Publications and Research

Document Type

Book Chapter or Section

Publication Date



In 1712,a casino was established in the Jewish neighborhood of the Mediterranean port of Livorno. This venue, which stayed open until 1720, appears unique, as no similar Jewish institutions have been described in comparable communities. This explores the significance of the casino for the relationship of Livornese Jewry with Tuscan culture and the state by investigating internal documents from the Livornese Jewish community (nazione ebrea) in light of analogous Tuscan institutions. By considering an episode in the relatively little studied history of early modern Jewish leisure, we gain insight into values and aspirations of members of one of the principal Sephardic communities of the western Mediterranean, with broader implications for eighteenth-century Jewish historiography. My discussion builds on an academic tradition greatly indebted to Jane Gerber, a pioneering advocate for the scholarly study of Sephardic history, whom I am also fortunate to know as a supportive colleague and generous mentor at our shared institutional home at the City University of New York.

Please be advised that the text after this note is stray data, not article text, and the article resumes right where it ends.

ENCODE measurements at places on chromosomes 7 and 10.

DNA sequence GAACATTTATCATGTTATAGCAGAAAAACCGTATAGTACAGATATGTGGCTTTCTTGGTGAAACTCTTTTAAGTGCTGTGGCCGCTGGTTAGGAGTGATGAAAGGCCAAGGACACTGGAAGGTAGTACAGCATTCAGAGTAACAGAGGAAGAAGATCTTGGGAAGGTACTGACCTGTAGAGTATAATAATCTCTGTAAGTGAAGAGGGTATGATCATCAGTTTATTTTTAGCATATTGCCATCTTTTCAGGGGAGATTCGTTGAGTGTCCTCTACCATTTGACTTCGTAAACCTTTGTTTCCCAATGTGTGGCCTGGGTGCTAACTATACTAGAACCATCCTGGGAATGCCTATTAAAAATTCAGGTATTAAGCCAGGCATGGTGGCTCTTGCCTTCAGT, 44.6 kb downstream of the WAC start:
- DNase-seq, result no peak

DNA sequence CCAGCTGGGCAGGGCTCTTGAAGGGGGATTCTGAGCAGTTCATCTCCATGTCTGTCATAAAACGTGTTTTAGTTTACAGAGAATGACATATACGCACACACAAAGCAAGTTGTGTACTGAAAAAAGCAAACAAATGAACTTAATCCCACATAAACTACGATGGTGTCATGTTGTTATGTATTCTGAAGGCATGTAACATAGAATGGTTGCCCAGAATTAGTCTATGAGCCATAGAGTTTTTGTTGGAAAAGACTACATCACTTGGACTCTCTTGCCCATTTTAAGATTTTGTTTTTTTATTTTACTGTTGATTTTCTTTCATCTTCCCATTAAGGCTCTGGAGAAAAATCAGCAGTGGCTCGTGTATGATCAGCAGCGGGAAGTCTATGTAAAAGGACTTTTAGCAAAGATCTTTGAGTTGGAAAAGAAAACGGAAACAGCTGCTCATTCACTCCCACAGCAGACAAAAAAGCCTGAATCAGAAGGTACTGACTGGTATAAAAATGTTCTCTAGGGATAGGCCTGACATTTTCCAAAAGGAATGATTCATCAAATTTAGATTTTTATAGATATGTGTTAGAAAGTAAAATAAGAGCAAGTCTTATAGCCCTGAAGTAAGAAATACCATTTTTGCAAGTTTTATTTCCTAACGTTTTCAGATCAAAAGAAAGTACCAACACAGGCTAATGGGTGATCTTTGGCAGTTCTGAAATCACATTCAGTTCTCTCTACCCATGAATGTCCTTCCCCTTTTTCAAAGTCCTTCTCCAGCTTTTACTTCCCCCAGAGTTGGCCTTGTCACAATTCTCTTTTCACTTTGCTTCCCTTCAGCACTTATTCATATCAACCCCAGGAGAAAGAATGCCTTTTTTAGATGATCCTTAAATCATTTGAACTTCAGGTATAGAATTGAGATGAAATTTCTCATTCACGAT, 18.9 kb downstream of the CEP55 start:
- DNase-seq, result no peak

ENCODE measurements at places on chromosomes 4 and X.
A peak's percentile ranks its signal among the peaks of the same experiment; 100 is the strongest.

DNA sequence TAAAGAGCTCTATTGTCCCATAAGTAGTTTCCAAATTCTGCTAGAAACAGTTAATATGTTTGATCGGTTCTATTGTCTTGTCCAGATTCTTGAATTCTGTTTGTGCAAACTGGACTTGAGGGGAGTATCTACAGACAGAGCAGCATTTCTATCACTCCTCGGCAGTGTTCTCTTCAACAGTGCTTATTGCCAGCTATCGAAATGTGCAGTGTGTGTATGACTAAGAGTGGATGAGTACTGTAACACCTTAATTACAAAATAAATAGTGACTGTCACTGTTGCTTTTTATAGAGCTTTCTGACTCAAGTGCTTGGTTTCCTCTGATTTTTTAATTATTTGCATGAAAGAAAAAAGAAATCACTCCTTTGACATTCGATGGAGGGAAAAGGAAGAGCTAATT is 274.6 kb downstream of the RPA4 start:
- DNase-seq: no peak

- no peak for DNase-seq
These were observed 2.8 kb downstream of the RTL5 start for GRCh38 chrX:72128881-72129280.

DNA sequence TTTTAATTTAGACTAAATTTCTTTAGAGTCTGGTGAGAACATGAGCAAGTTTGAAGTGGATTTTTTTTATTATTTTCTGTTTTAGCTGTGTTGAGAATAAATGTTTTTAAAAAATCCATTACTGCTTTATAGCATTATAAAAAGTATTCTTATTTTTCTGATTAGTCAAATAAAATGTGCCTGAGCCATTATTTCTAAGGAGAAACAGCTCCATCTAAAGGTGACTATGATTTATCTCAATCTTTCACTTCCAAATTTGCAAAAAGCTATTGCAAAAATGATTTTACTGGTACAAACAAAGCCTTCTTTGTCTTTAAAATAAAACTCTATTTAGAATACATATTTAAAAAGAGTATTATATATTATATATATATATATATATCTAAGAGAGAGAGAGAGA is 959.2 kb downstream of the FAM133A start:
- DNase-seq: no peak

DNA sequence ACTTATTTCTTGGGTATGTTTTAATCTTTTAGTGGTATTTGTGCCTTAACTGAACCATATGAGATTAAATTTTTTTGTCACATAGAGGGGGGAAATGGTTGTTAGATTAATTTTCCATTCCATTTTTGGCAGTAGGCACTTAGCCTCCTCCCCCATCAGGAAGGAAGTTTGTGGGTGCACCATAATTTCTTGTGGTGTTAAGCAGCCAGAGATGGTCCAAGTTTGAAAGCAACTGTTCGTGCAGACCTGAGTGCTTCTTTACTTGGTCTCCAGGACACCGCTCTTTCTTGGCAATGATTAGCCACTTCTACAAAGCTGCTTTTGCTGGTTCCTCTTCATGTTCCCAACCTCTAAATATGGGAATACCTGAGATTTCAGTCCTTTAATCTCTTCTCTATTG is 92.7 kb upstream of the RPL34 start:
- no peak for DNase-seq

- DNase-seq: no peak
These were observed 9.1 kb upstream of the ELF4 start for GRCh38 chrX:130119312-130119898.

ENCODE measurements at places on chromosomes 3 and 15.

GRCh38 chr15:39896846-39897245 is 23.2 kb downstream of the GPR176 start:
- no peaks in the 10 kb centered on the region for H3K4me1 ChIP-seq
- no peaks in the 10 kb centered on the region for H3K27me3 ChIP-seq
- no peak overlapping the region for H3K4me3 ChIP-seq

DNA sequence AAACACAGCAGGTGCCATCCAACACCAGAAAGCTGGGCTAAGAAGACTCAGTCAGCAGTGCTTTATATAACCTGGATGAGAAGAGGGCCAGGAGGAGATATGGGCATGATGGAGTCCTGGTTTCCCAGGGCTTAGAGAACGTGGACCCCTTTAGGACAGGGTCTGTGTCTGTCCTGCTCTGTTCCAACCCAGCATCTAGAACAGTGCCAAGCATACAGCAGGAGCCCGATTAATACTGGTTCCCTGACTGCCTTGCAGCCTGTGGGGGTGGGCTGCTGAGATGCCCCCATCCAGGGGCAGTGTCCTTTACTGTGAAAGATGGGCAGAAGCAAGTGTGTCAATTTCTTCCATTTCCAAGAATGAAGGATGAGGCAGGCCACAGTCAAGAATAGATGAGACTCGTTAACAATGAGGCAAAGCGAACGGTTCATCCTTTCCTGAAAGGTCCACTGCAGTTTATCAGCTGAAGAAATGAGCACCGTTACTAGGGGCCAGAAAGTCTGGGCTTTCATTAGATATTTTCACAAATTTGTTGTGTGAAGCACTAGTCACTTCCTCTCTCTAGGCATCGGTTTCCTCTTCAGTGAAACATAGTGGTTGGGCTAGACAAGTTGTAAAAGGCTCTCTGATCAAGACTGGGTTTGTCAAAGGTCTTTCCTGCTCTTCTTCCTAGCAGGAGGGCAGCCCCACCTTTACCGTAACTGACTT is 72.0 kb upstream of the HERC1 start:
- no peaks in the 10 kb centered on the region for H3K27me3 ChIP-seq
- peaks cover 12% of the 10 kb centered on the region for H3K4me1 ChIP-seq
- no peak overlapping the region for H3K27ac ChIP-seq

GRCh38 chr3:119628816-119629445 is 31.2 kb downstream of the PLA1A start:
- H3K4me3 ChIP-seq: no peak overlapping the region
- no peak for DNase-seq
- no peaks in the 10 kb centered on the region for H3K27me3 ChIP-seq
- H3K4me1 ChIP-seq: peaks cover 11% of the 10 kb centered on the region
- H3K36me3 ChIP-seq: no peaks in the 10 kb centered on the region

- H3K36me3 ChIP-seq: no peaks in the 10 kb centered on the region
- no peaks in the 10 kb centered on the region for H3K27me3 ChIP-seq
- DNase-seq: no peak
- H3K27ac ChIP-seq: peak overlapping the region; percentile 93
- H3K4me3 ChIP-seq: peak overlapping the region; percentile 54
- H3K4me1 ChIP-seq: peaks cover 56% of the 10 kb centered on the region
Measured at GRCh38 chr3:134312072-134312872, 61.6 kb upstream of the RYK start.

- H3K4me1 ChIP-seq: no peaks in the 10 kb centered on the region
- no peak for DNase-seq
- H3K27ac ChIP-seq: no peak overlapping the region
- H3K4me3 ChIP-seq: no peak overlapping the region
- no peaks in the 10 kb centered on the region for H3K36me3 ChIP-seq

This chapter was originally published in From Catalonia to the Caribbean: The Sephardic Orbit from Medieval to Modern Times, edited by Federica Francesconi, Stanley Mirvis, and Brian Smollett.



To view the content in your browser, please download Adobe Reader or, alternately,
you may Download the file to your hard drive.

NOTE: The latest versions of Adobe Reader do not support viewing PDF files within Firefox on Mac OS and if you are using a modern (Intel) Mac, there is no official plugin for viewing PDF files within the browser window.